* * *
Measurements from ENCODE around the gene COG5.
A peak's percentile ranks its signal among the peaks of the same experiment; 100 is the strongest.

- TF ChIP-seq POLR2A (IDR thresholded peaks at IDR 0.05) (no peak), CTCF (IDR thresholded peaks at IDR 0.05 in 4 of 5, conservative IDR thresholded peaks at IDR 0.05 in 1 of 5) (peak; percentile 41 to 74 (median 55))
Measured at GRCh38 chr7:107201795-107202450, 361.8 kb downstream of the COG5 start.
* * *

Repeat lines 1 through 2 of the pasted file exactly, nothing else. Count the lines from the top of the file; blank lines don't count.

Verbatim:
Measurements from ENCODE around the gene COG5.
A peak's percentile ranks its signal among the peaks of the same experiment; 100 is the strongest.